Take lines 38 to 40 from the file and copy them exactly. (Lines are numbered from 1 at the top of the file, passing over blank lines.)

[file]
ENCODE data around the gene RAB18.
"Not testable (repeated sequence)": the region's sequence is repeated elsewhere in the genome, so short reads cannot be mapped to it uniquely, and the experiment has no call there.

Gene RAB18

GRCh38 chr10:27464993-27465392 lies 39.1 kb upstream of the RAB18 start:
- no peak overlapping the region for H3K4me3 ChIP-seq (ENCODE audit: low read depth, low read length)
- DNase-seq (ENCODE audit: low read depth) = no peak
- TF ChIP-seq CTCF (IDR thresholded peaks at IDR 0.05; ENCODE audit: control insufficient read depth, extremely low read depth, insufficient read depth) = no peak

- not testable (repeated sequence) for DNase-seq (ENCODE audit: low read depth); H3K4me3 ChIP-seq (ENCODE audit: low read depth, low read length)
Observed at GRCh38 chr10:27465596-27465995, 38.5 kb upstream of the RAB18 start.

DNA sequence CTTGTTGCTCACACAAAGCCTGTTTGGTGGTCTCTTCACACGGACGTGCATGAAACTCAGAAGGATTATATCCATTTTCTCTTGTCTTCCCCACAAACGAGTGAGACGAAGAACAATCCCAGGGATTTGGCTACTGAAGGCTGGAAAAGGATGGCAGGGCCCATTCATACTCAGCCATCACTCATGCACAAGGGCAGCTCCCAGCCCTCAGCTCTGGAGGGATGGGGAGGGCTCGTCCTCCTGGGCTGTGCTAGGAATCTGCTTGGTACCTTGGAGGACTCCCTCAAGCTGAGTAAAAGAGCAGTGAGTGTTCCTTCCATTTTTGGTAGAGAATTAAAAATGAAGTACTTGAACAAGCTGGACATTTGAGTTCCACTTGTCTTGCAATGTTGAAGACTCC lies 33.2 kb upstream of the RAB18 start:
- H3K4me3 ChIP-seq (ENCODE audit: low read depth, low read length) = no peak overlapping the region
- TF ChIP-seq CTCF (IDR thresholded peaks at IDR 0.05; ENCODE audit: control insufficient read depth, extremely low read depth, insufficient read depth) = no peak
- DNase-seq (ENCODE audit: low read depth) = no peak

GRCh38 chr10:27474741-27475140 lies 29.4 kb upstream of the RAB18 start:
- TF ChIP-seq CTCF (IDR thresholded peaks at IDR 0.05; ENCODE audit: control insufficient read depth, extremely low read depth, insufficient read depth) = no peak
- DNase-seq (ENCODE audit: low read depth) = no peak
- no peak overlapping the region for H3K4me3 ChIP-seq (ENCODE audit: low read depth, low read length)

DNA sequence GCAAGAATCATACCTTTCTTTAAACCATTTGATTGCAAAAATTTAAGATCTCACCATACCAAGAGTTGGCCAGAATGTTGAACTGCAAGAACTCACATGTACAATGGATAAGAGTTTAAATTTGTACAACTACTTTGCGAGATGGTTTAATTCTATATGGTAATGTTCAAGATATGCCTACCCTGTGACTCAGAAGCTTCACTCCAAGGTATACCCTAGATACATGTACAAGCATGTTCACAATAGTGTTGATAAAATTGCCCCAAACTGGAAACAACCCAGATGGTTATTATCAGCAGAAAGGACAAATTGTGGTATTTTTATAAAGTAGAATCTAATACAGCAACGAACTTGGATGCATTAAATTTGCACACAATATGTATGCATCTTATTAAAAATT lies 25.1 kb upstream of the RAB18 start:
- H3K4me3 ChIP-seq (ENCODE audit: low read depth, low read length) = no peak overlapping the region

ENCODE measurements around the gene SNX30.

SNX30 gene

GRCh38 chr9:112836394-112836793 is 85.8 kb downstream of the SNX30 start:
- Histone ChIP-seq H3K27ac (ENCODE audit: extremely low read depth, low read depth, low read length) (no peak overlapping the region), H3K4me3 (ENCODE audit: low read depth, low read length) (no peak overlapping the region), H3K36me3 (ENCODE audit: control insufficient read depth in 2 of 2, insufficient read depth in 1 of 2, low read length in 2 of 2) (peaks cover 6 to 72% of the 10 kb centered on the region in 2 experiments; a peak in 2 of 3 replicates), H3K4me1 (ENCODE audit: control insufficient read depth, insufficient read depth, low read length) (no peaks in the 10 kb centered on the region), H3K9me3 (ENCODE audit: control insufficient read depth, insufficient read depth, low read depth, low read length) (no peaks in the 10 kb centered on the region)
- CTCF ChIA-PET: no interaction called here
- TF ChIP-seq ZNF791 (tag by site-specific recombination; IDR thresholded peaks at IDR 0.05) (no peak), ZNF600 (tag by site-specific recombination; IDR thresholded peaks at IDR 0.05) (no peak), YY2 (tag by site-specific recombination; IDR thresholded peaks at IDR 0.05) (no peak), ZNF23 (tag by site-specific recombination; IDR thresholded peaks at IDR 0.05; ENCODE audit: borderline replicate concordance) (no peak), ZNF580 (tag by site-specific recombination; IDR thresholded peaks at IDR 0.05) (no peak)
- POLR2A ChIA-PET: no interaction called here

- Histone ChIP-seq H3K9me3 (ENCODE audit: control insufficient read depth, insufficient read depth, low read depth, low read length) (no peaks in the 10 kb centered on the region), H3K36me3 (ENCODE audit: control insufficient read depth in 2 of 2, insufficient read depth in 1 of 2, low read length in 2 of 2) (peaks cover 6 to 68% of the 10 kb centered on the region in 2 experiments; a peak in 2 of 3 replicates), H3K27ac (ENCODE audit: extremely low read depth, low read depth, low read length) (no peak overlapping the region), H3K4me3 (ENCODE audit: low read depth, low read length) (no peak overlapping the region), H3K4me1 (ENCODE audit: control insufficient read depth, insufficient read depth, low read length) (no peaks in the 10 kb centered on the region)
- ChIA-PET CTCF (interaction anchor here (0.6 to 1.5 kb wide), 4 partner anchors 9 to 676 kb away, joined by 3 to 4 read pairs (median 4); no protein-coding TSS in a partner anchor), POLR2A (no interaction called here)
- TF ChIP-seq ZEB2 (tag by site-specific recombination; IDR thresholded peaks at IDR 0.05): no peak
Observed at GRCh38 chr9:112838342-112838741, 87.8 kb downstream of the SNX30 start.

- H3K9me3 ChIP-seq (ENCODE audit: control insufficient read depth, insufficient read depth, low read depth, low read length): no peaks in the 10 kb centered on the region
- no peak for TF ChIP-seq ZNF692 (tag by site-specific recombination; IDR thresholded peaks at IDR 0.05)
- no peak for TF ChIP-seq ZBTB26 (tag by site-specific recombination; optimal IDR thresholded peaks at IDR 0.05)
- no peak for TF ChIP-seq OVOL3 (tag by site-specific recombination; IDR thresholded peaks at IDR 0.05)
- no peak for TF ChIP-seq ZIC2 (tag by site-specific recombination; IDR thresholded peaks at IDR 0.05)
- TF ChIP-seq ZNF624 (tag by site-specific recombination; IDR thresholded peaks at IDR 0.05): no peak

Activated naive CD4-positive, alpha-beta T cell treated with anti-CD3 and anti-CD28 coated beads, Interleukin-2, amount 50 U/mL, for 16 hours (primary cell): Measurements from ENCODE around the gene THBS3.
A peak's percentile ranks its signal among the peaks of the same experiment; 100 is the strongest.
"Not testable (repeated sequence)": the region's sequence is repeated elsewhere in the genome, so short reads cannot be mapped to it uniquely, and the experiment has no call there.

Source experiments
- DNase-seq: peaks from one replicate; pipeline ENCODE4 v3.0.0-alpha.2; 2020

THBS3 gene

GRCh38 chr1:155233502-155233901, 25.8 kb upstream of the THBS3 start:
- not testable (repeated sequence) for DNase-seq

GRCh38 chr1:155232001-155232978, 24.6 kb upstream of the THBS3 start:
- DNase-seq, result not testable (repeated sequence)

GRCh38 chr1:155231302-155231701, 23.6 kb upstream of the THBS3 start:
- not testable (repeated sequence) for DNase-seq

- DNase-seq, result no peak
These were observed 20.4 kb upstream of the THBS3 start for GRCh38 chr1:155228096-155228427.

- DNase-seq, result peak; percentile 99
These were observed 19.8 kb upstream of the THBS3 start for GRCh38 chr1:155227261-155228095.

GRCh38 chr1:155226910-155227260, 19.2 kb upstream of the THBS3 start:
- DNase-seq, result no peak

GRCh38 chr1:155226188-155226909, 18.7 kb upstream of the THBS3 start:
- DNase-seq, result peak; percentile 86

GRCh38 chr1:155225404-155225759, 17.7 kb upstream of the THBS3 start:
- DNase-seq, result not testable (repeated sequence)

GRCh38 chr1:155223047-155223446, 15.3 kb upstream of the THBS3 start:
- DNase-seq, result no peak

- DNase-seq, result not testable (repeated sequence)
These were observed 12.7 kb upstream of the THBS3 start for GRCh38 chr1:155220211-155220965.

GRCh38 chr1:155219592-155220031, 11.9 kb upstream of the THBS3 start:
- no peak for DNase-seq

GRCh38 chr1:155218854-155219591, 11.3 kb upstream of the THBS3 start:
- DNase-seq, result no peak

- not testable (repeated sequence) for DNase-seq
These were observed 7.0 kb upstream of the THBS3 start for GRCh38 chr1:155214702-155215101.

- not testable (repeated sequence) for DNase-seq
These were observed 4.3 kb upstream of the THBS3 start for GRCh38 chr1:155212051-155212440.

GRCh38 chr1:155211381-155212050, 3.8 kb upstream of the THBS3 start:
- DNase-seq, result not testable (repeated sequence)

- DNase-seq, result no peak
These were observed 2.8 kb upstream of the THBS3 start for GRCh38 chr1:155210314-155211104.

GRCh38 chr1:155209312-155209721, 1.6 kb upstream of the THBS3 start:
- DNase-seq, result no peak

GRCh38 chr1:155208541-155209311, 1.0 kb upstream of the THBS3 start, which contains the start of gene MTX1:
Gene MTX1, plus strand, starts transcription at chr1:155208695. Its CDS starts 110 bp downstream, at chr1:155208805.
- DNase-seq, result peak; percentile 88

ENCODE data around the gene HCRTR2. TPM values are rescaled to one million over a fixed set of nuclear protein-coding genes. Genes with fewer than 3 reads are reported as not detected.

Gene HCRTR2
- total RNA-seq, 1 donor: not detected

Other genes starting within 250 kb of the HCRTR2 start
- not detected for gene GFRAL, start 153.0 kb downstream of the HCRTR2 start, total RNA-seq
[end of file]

A peak's percentile ranks its signal among the peaks of the same experiment; 100 is the strongest.
"Not testable (repeated sequence)": the region's sequence is repeated elsewhere in the genome, so short reads cannot be mapped to it uniquely, and the experiment has no call there.

Source experiments